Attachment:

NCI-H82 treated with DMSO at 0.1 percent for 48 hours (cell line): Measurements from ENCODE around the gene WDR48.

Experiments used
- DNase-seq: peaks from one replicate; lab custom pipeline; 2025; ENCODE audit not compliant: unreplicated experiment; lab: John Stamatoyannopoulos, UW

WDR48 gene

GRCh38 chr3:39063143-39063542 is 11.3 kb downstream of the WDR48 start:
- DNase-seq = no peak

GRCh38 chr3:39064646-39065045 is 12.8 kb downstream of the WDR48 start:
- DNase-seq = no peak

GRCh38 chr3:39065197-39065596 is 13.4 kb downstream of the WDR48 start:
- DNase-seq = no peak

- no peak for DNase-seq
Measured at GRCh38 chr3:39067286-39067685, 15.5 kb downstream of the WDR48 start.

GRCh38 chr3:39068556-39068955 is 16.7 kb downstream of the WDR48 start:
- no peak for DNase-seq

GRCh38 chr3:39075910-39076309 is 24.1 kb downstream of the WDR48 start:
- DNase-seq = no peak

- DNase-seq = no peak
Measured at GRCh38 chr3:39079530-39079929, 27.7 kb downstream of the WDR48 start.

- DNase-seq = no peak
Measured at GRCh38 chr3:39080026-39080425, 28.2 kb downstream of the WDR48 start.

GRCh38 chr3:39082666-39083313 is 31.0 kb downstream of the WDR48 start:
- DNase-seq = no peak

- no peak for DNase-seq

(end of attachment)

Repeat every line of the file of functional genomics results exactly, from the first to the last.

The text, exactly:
NCI-H82 treated with DMSO at 0.1 percent for 48 hours (cell line): Measurements from ENCODE around the gene WDR48.

Experiments used
- DNase-seq: peaks from one replicate; lab custom pipeline; 2025; ENCODE audit not compliant: unreplicated experiment; lab: John Stamatoyannopoulos, UW

WDR48 gene

GRCh38 chr3:39063143-39063542 is 11.3 kb downstream of the WDR48 start:
- DNase-seq = no peak

GRCh38 chr3:39064646-39065045 is 12.8 kb downstream of the WDR48 start:
- DNase-seq = no peak

GRCh38 chr3:39065197-39065596 is 13.4 kb downstream of the WDR48 start:
- DNase-seq = no peak

- no peak for DNase-seq
Measured at GRCh38 chr3:39067286-39067685, 15.5 kb downstream of the WDR48 start.

GRCh38 chr3:39068556-39068955 is 16.7 kb downstream of the WDR48 start:
- no peak for DNase-seq

GRCh38 chr3:39075910-39076309 is 24.1 kb downstream of the WDR48 start:
- DNase-seq = no peak

- DNase-seq = no peak
Measured at GRCh38 chr3:39079530-39079929, 27.7 kb downstream of the WDR48 start.

- DNase-seq = no peak
Measured at GRCh38 chr3:39080026-39080425, 28.2 kb downstream of the WDR48 start.

GRCh38 chr3:39082666-39083313 is 31.0 kb downstream of the WDR48 start:
- DNase-seq = no peak

- no peak for DNase-seq